Jack Ross, ed.: brief 30 - Kunst (November 2004)
WARUM die KUNST?
Why do Nazis
get all the best lines?
ARBEIT MACHT FREI
Satan hath made thee mighty glib
• When I hear the word
I reach for my revolver
• I came here to chew gum
& kick ass
& I’m … plumb out of gum
• We had to destroy the village
to save it
Shock and Awe
Gulf War II (2004)
“.. for the more experimental or highbrow
you’d turn to Landfall and Sport
or, farther out, Brief.”
– Harry Ricketts, “Poetry is on the menu.” NZ Listener (July 3, 2004) 60.
Warum die Kunst? Why Art?
I adore going to the movies on Queen Street. In the Force Entertainment Centre, with its huge blank Imax screen, we’ve made ourselves a little hell on earth – chrome-plated, labyrinthine, full of clumsy and inappropriate décor: space-rocket lifts, marbled-glass walkways, plastic vomit-coloured tentacles clinging to the walls …
Everything’s on sale there: fast food in the foodcourt, entertainment on the screens and games machines, books and mags and cds and dvds in Borders, clothes in Tommy-gun … I feel alienated by it and excited by it at the same time. Even now, after years of wandering around there, I can still get lost. I suppose that’s why I like it.
Or, rather, that’s why it seems so appropriate to me.
I’d just been to see that documentary The Corporation when I started to jot these lines down in my notebook. Corporations, it appears, are defined as legal beings under the fourteenth amendment to the US constitution. Not only are they alive, they have all the rights of humans and citizens. The fact that they’re (potentially) immortal doesn’t alter this one jot – in law, at any rate.
But what sort of human beings are they? Psychopaths, we’re told: without remorse, without a sense of guilt, ferociously acquisitive and aggressive … the film plugs its central metaphor remorselessly and persuasively.
Why Art, then? What’s the point, when the planet’s so urgently threatened by forces of destruction? Why not politics, activism, street theatre, propaganda, instead? Why not give up this vain pursuit of the aesthetic phenomenon (memorably defined by Jorge Luis Borges as “a revelation which does not occur”)?
I suppose one answer is the way I felt when I watched, in the film, the forces of solidarity at work in Bolivia, resisting the privatisation of the water supply. There they all were, men, women and children, united in a common cause, gathering in great numbers in the central square, cheering the leader’s words, suffering under the batons of the oppressor … It was moving, inspiring, effective even (ultimately, at any rate).
But what I was looking at was that man with the megaphone at the front of the crowd. Somehow there’s always someone with a megaphone leading the chant, and there’s an inner ring around them who are in the know – they’re the ones who planned the whole event, handed out the leaflets, got the show on the road. They’re too busy to talk to you, of course, but they’re tireless in the cause. We need them to be there – no doubt about that. The “spontaneous demonstration” is a bit of a mythical beast, I’m afraid.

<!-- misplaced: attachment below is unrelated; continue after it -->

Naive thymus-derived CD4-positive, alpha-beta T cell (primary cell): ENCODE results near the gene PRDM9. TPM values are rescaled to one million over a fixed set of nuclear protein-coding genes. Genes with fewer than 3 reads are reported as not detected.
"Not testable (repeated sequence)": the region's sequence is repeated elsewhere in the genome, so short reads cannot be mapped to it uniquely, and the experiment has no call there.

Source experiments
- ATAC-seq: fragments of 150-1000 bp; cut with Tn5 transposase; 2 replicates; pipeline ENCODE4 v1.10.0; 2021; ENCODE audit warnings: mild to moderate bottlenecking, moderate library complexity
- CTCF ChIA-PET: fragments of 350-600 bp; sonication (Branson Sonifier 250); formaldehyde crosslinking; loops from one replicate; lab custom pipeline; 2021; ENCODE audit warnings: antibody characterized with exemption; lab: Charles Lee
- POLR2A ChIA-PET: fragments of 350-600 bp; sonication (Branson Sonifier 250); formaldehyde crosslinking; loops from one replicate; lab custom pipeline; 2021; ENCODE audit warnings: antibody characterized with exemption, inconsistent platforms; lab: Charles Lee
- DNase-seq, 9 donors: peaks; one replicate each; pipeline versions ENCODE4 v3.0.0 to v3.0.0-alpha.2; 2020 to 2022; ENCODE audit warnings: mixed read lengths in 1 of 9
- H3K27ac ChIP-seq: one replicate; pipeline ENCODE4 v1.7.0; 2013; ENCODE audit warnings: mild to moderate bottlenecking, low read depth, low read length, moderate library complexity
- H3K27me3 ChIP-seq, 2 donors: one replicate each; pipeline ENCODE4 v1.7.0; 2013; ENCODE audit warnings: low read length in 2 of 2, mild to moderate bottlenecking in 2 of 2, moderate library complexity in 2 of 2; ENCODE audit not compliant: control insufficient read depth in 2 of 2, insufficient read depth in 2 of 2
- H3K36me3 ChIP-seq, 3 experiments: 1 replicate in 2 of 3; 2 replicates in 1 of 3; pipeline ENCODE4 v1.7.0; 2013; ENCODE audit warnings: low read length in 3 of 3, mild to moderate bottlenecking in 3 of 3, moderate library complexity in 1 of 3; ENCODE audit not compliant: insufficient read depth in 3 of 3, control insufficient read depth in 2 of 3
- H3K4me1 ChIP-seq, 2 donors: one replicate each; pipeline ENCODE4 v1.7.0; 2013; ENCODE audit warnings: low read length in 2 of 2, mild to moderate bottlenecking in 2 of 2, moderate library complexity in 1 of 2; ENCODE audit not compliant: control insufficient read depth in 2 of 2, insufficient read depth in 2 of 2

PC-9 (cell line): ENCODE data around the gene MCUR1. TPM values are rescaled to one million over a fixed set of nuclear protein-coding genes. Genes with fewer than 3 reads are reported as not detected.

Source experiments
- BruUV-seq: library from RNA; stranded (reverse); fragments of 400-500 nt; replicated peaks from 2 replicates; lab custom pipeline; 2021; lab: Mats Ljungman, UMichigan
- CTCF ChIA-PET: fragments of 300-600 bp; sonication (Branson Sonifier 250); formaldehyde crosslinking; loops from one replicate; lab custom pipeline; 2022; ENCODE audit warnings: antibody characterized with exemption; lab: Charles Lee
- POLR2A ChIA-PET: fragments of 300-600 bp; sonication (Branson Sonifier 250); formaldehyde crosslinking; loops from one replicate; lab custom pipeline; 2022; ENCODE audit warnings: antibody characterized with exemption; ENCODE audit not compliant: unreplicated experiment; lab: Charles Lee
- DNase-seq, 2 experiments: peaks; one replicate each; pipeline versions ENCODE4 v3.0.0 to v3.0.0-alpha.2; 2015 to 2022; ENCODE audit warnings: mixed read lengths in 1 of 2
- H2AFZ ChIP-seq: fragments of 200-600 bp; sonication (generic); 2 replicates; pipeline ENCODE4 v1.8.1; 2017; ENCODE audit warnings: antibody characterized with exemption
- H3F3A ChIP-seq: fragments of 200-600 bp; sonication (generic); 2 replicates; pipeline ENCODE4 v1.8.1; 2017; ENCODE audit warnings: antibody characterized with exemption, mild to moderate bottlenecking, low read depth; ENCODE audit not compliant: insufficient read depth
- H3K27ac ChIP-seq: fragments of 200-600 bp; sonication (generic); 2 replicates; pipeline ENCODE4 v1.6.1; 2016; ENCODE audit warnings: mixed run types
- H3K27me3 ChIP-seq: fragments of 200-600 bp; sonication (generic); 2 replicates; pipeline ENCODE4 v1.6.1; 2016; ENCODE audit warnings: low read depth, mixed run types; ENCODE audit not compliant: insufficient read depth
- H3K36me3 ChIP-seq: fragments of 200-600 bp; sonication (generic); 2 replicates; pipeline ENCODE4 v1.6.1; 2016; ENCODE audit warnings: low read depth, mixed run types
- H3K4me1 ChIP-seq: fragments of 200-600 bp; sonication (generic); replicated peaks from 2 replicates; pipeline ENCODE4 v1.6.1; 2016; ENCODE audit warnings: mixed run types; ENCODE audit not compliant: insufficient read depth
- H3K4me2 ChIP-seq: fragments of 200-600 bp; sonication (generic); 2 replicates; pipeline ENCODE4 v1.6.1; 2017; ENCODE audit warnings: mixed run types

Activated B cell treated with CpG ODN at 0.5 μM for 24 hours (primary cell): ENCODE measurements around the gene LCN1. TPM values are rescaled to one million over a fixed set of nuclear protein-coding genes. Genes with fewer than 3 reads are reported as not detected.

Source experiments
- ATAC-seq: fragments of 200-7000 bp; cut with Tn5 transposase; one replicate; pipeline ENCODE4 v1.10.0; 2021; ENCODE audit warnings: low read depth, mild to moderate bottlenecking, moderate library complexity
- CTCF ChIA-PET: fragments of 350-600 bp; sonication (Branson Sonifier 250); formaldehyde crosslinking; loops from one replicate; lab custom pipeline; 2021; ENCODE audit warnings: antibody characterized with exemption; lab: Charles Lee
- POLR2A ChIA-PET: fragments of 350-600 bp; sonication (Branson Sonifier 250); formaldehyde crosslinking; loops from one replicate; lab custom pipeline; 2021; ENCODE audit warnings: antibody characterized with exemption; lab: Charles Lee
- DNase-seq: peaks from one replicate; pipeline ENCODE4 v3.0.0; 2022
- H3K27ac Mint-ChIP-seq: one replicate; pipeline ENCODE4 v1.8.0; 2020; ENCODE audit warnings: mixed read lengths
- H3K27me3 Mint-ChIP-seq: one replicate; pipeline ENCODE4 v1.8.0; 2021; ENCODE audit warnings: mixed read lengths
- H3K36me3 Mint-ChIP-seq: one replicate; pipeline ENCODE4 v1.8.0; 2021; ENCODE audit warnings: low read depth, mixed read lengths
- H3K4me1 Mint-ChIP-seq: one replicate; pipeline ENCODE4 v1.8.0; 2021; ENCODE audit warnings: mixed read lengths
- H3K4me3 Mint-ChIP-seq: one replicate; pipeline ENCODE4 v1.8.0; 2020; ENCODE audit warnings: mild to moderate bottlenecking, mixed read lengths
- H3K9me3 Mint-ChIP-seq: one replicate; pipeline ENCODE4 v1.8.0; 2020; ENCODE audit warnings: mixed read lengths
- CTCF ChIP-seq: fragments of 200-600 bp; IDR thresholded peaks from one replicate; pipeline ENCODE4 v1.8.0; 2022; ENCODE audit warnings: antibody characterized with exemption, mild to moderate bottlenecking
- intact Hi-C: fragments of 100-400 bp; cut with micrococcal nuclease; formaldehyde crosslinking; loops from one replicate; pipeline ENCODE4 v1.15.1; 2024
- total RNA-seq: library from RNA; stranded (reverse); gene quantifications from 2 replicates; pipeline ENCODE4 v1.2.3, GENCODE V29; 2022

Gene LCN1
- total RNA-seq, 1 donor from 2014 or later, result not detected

But what if you don’t want to cheer and wave your arms up and down? What if you have reservations, scruples, delicate adjustments you’d like to make to the programme? The crowd-beast is no more responsive to such matters than the corporations it opposes. They’re worthy adversaries, in fact – mirror-images, one might say.
Why Art, then? Because Art is individual. Because it’s the voice of the awkward squad who won’t keep in step. Because it rakes up inconvenient facts that don’t fit the collective solution. Because it’s forced to see both sides of the question. Because it acts hastily and takes long views. Because it will listen to anyone – coward, hero, liberal, reactionary – any time. Because it’s got room for Céline as well as Camus, Pound as well as Henry James, Britney as well as Bob Dylan.
When it comes to getting people out of jail or changing laws, Art’s not generally much use (the examples most frequently cited: Uncle Tom’s Cabin, The Jungle, The Grapes of Wrath – are exceptions that prove the rule: different shades on the spectrum between propaganda and literature). Art is more about learning to be human than achieving partial ends.
So, all in all, I’m not ashamed of wasting my time on our arty little magazine. Whether what’s printed in it is any good, or has any effect on those who read it, is much more to the point. All I can say is that it’s encouraging to be told we’re “farther out” than all the others.
I’ve tried to find a place for the best of the myriad contributions which have come in over the past six months; I’ve tried to review (or at least notice) most of the books which have come down the mail-chute; I’ve tried to keep my eyes on the prize and my nose to the grindstone … but it is a long time since issue #29, you know (some of you have been kind enough to remind me of the fact). Profuse apologies for any omissions, then – it wasn’t a carefully meditated insult directed specifically at you, however probable that may seem in your darker moments.
Mexicans call the Pacific a warm place that has no memory (or so says Tim Robbins in The Shawshank Redemption). Sounds like bliss. Sounds like a myth. Those of you who think we still need memories, read on …